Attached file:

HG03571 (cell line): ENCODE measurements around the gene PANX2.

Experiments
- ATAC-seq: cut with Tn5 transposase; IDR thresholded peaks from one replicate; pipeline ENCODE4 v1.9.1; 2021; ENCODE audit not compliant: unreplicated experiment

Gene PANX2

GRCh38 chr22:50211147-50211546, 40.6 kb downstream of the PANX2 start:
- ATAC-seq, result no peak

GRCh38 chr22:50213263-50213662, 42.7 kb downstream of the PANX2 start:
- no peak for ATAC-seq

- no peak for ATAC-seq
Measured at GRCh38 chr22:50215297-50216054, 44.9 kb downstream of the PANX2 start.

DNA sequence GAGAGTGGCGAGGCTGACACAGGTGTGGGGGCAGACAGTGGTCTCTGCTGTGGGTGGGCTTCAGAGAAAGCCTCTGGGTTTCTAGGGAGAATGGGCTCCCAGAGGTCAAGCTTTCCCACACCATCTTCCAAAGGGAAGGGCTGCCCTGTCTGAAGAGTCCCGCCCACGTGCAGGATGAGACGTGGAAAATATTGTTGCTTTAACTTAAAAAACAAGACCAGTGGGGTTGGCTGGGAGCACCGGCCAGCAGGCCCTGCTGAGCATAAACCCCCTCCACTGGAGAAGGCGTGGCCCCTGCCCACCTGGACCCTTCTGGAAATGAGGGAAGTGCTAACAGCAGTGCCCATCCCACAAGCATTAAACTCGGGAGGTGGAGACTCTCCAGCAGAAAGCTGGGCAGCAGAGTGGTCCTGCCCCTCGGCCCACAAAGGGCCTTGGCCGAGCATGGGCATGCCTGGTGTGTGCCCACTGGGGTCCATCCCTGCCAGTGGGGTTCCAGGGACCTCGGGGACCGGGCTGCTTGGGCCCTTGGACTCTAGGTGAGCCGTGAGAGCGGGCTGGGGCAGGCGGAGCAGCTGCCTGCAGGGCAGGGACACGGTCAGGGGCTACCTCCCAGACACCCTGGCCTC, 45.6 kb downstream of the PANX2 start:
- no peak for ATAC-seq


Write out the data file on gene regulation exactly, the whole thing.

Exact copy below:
HG03571 (cell line): ENCODE measurements around the gene PANX2.

Experiments
- ATAC-seq: cut with Tn5 transposase; IDR thresholded peaks from one replicate; pipeline ENCODE4 v1.9.1; 2021; ENCODE audit not compliant: unreplicated experiment

Gene PANX2

GRCh38 chr22:50211147-50211546, 40.6 kb downstream of the PANX2 start:
- ATAC-seq, result no peak

GRCh38 chr22:50213263-50213662, 42.7 kb downstream of the PANX2 start:
- no peak for ATAC-seq

- no peak for ATAC-seq
Measured at GRCh38 chr22:50215297-50216054, 44.9 kb downstream of the PANX2 start.

DNA sequence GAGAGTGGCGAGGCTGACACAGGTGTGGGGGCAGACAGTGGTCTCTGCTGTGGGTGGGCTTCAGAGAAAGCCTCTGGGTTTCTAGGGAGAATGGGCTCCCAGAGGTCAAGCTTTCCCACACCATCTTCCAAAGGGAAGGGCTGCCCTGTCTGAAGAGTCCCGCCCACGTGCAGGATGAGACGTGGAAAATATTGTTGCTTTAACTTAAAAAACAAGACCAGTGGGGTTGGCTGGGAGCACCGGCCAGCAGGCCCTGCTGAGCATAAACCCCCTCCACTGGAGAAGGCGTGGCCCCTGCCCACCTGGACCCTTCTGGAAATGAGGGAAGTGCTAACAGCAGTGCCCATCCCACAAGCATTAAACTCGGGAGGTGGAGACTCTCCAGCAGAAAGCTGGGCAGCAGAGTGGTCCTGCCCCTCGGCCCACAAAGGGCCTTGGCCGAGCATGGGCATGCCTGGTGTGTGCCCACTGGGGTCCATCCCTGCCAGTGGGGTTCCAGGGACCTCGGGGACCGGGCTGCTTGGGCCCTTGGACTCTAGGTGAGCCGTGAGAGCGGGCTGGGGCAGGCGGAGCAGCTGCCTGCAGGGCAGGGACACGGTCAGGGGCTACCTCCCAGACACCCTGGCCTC, 45.6 kb downstream of the PANX2 start:
- no peak for ATAC-seq